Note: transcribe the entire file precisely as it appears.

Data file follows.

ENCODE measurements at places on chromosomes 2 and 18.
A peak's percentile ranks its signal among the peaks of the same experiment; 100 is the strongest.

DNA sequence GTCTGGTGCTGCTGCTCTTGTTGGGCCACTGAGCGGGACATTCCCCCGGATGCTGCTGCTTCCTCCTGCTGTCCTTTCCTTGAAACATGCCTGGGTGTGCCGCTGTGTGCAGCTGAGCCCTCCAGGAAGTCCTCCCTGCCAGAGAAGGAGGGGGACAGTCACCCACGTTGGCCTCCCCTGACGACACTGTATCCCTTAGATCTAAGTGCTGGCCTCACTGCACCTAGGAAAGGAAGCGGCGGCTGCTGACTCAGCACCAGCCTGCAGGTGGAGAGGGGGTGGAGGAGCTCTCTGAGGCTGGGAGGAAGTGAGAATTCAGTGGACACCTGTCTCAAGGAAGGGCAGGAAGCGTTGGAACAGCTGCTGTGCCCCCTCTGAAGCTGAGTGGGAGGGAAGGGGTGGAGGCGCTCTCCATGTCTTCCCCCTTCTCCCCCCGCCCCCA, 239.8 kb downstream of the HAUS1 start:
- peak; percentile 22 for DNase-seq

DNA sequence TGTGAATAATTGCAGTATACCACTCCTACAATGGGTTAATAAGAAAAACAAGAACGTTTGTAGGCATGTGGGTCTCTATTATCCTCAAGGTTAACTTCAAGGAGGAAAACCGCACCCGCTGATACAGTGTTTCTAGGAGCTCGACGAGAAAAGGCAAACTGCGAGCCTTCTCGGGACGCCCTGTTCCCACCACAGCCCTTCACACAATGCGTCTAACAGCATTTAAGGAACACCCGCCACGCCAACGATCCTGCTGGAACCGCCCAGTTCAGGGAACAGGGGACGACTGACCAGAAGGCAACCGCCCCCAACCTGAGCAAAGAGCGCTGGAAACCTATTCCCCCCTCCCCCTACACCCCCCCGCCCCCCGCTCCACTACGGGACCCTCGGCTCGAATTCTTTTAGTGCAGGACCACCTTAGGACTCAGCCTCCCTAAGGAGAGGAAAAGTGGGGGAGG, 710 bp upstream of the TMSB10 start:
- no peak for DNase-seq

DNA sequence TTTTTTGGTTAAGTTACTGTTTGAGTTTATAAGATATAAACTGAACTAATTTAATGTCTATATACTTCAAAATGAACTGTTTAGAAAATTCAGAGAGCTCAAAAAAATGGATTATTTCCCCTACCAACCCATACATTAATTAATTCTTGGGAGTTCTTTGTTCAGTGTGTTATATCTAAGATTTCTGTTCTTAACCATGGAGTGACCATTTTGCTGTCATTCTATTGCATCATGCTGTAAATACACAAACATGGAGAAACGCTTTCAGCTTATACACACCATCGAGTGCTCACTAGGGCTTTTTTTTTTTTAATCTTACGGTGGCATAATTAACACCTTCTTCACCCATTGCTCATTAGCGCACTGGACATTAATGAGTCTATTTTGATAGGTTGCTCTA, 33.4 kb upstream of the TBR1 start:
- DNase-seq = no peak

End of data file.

ENCODE measurements at places on chromosomes 2 and 18.
A peak's percentile ranks its signal among the peaks of the same experiment; 100 is the strongest.

DNA sequence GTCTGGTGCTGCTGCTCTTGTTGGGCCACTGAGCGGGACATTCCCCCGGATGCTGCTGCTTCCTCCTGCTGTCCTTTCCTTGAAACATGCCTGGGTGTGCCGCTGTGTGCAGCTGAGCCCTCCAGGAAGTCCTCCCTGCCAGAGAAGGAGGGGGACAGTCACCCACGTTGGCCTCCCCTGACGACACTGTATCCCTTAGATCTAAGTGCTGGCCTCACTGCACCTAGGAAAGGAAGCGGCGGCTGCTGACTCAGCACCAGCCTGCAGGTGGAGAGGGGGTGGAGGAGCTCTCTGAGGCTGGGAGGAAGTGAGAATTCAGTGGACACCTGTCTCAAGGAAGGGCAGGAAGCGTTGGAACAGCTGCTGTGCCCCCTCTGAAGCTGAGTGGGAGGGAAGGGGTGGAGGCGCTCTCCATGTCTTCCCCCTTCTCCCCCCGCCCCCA, 239.8 kb downstream of the HAUS1 start:
- peak; percentile 22 for DNase-seq

DNA sequence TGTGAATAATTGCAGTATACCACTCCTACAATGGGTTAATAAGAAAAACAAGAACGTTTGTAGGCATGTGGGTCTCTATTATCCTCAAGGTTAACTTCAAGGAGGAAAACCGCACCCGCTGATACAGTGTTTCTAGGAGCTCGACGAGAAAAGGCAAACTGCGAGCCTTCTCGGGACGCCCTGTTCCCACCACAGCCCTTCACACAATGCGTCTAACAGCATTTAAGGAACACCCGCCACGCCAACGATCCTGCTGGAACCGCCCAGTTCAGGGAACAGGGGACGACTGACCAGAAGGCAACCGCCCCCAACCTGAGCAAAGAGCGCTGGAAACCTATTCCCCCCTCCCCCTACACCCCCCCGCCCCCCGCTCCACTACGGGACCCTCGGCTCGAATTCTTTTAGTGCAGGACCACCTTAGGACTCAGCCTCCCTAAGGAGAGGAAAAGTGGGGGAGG, 710 bp upstream of the TMSB10 start:
- no peak for DNase-seq

DNA sequence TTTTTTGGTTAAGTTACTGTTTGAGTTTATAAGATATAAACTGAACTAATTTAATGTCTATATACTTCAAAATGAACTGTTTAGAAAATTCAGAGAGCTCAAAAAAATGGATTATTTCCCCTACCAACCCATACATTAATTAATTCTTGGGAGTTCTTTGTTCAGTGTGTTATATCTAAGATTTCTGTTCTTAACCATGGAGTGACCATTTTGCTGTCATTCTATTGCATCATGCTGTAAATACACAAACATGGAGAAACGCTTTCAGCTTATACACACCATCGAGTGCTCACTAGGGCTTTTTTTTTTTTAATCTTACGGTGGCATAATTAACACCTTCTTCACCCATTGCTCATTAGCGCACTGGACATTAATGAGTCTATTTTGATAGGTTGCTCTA, 33.4 kb upstream of the TBR1 start:
- DNase-seq = no peak